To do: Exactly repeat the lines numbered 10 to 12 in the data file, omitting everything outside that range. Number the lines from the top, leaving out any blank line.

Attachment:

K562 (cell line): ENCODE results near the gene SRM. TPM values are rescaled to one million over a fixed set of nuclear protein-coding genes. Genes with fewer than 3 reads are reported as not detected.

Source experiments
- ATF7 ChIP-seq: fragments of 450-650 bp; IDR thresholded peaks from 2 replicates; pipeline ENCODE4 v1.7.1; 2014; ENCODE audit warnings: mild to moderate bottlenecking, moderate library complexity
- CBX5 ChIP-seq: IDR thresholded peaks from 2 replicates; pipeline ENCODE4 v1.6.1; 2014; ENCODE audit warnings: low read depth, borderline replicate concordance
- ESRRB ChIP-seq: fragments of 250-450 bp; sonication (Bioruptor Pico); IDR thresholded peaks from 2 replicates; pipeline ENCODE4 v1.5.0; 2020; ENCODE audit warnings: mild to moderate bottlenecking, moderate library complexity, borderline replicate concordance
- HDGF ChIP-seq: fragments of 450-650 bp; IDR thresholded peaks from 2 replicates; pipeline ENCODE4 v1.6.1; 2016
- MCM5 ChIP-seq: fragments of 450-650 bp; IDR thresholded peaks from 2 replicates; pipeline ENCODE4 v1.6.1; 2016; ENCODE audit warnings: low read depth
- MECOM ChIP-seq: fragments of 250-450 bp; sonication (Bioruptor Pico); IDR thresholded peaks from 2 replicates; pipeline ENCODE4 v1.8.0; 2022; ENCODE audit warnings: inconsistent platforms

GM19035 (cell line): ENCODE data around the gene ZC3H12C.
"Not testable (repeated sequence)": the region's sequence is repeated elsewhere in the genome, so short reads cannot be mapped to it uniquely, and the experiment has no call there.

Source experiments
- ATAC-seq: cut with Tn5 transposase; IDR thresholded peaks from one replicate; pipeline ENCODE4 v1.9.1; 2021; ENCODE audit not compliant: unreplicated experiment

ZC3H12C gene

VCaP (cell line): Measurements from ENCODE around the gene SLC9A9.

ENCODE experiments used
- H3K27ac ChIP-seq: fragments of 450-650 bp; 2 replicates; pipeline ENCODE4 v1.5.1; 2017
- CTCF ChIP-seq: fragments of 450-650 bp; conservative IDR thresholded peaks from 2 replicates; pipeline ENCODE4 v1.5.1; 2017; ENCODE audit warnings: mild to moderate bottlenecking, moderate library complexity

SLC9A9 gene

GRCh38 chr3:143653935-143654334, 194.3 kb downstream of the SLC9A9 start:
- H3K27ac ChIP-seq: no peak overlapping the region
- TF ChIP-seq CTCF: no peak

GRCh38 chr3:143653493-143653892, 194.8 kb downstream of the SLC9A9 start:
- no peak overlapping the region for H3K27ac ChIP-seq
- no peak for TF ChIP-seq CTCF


"Not testable (repeated sequence)": the region's sequence is repeated elsewhere in the genome, so short reads cannot be mapped to it uniquely, and the experiment has no call there.

Source experiments
- ATAC-seq: cut with Tn5 transposase; IDR thresholded peaks from one replicate; pipeline ENCODE4 v1.9.1; 2021; ENCODE audit not compliant: unreplicated experiment